RECORD: Darwin, C. R. St Helena model. (9.1838) CUL-DAR44.30[.1] Transcribed by John van Wyhe (Darwin Online,

REVISION HISTORY: Transcribed by John van Wyhe, corrections by Kees Rookmaaker 5.2011. RN1

NOTE: Chancellor 1990 noted: "The next datable manuscript dealing with the geology of St Helena is a single sheet of Eyehorn 1837-watermarked paper, bound near the back of DAR 44. The recto of this document is dated 15 September 1838, and headed 'St Helena Model'; it is written in pencil with a few ink annotations and concerns the topography of the north-west and north-east coasts of St Helena. It is written in a similar style to, and clearly overlaps in subject matter with the first fifteen pages of the St Helena Model notebook. Both documents seem to have been written during or immediately after examination of the 'gigantic model' of St Helena, which we know Darwin saw at the East India Company's Military College at Addiscombe, which is now part of Croydon in Surrey (see Darwin 1844, hereinafter referred to as VI: 75 footnote; 1846, hereinafter referred to as GSA: 25)."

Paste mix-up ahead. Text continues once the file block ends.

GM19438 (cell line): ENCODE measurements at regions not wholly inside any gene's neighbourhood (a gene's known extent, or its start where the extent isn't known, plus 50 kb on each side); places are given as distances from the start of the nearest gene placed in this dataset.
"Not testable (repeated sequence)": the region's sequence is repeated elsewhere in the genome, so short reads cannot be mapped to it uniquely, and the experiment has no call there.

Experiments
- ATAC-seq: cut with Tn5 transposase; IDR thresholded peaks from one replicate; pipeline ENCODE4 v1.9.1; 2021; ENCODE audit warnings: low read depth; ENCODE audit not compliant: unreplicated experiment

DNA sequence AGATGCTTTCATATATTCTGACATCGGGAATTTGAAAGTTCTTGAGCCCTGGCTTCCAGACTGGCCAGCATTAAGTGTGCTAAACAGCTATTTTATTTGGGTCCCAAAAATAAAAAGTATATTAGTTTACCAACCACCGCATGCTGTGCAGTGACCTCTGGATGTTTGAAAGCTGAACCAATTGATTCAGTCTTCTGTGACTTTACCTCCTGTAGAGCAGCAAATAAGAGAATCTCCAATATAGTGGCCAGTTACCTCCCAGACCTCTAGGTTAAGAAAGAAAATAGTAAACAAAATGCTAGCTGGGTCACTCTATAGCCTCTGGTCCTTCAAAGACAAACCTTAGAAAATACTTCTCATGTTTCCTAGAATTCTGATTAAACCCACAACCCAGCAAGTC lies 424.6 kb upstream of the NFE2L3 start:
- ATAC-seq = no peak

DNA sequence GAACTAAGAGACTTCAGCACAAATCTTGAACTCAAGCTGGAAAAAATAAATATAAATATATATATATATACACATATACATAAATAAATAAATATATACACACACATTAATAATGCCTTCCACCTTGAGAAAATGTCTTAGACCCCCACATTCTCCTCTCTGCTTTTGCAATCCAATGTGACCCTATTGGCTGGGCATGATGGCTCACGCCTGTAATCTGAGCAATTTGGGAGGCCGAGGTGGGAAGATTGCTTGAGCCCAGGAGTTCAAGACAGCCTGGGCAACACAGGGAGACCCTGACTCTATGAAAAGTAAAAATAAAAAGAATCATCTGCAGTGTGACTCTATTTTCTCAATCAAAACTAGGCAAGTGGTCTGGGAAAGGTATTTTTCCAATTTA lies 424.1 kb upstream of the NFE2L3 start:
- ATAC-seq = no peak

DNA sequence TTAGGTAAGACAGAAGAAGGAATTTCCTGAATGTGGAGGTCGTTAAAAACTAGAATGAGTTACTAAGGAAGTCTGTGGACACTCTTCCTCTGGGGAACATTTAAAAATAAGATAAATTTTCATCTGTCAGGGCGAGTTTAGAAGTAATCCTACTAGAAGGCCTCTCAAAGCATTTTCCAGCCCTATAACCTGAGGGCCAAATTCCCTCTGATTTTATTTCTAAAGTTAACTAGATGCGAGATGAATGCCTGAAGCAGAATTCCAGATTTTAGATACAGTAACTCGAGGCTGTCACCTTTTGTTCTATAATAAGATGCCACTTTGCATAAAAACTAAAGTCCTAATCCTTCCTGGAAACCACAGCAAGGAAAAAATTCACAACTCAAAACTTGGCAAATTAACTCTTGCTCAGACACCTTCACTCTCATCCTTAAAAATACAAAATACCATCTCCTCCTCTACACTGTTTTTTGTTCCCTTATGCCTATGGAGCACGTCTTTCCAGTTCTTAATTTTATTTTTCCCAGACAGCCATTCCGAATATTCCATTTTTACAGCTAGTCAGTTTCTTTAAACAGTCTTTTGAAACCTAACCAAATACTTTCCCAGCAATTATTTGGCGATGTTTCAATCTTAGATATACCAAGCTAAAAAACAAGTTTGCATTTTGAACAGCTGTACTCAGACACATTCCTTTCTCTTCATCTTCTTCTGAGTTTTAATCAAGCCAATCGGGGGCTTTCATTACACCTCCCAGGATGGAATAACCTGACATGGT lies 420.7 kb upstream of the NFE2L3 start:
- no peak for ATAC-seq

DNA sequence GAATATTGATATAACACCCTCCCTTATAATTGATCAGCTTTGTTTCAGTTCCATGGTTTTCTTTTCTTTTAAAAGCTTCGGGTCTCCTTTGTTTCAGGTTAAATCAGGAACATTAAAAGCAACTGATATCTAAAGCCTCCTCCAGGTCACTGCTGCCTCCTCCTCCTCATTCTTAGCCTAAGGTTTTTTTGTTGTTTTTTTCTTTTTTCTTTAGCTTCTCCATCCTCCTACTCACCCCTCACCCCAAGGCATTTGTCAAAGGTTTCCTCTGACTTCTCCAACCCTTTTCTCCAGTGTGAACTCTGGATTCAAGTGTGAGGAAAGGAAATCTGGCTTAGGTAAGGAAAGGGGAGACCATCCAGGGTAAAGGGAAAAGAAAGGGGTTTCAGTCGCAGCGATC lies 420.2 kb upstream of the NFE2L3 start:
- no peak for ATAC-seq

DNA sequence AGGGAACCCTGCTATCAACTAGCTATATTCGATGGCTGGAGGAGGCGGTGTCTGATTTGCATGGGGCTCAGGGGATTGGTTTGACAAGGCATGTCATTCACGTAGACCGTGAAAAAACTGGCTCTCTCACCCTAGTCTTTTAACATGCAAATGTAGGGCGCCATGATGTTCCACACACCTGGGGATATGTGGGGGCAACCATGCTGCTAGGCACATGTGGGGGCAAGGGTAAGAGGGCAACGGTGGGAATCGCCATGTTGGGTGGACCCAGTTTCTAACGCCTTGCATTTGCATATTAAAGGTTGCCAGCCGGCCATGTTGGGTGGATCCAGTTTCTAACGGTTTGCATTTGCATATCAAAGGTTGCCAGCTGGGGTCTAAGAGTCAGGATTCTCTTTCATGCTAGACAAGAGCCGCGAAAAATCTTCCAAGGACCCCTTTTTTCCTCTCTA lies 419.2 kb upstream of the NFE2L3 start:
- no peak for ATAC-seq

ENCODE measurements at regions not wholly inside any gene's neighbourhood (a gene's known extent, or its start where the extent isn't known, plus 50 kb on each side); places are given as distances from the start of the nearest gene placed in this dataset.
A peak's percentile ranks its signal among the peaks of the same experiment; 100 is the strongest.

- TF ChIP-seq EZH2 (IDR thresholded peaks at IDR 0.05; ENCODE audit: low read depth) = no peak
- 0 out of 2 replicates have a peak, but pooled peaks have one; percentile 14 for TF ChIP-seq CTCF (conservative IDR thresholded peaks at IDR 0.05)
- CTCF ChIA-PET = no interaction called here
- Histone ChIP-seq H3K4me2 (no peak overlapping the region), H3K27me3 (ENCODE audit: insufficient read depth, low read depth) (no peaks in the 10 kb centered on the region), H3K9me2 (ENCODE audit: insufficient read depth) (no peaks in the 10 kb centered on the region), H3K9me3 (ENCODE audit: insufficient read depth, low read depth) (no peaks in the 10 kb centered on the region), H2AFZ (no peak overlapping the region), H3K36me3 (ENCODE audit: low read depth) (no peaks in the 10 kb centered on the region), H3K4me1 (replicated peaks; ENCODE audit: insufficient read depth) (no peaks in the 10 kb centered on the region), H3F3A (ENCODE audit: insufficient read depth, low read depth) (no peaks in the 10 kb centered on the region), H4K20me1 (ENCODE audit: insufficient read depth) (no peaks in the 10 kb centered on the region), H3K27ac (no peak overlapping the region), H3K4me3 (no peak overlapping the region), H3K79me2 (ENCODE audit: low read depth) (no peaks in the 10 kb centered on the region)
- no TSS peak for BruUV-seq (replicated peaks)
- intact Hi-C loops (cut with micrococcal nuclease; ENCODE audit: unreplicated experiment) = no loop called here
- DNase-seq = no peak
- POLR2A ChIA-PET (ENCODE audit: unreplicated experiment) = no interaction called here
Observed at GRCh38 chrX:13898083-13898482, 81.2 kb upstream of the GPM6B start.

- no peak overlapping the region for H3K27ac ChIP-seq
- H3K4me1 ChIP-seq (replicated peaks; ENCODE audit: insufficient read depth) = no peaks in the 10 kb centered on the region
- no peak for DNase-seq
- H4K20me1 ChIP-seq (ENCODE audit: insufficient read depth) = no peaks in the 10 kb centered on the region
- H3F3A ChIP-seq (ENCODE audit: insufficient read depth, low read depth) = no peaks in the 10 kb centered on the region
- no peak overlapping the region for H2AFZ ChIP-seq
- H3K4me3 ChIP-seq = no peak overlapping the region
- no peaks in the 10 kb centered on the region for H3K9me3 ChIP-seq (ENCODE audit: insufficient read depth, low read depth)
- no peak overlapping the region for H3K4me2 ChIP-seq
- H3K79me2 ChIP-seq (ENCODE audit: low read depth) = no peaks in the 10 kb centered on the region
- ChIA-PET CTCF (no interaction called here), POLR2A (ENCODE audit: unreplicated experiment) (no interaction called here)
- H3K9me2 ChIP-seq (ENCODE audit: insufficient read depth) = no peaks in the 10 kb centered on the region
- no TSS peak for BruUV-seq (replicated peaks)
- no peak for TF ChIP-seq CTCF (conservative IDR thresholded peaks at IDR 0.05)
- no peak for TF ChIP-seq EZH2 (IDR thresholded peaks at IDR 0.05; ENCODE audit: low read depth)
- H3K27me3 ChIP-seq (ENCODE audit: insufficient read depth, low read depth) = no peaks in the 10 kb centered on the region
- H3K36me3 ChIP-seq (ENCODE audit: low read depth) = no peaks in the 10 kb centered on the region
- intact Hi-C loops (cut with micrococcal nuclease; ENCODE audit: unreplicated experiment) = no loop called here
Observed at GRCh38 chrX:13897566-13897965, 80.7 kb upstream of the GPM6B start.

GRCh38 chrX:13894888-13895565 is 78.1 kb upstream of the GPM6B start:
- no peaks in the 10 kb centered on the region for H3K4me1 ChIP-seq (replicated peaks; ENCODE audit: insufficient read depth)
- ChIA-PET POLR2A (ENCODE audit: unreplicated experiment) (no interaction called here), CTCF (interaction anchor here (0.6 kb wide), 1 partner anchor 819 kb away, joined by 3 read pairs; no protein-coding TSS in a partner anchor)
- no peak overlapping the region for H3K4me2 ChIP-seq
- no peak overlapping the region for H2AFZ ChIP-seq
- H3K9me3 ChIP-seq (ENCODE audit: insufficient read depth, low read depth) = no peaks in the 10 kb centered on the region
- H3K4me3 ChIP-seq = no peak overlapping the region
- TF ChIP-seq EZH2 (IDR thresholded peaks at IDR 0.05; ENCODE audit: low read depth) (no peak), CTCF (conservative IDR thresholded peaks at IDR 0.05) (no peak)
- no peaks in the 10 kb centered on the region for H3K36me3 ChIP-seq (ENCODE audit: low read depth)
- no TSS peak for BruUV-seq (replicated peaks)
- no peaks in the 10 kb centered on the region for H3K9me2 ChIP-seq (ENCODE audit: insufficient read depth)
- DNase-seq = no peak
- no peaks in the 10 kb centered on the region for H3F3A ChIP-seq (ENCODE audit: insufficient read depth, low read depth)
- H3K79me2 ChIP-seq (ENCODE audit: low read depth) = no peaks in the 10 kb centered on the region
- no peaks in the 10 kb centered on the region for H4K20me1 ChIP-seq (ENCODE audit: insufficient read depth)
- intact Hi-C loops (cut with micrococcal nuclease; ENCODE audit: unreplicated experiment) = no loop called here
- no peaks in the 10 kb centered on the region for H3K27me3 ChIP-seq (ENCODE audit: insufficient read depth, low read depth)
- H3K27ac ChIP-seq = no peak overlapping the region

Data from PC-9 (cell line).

See also the introduction to the Despoblado notebook.

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Reproduced with the permission of the Syndics of Cambridge University Library and William Huxley Darwin.


September 15. 1838. St Helena model

High Hill rises above general range. — at the distance of one mile (a few yards more) from beach it may be safely called only 1600 ft: ladder hill being considered as 600 (ie 1000 ft alone ladder Hill). —

The cliff of Sugar loaf ladder Hill almost perpendicular; & coast is of about same height, from West side of Bark Battery by James Tower to 3/4 miles West of Long Ledge, & the upward slate about same. But near Long Ledge itself, coast rather lower. —

The slope as drawn is really too steep because the upper part is always more inclined if this kind. [sketch]

The line of cliff between Prosperous Hill & Bam is about 1300, & likewise for a space, before coming to stony dip of same altitude.

Longwood is 1762 ft & a very gradual slope from [Hold fest], (which perhaps have been slightly elevated) — about 20 two miles inland distant. —

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Citation: John van Wyhe, editor. 2002-. The Complete Work of Charles Darwin Online. (

File last updated 2 July, 2012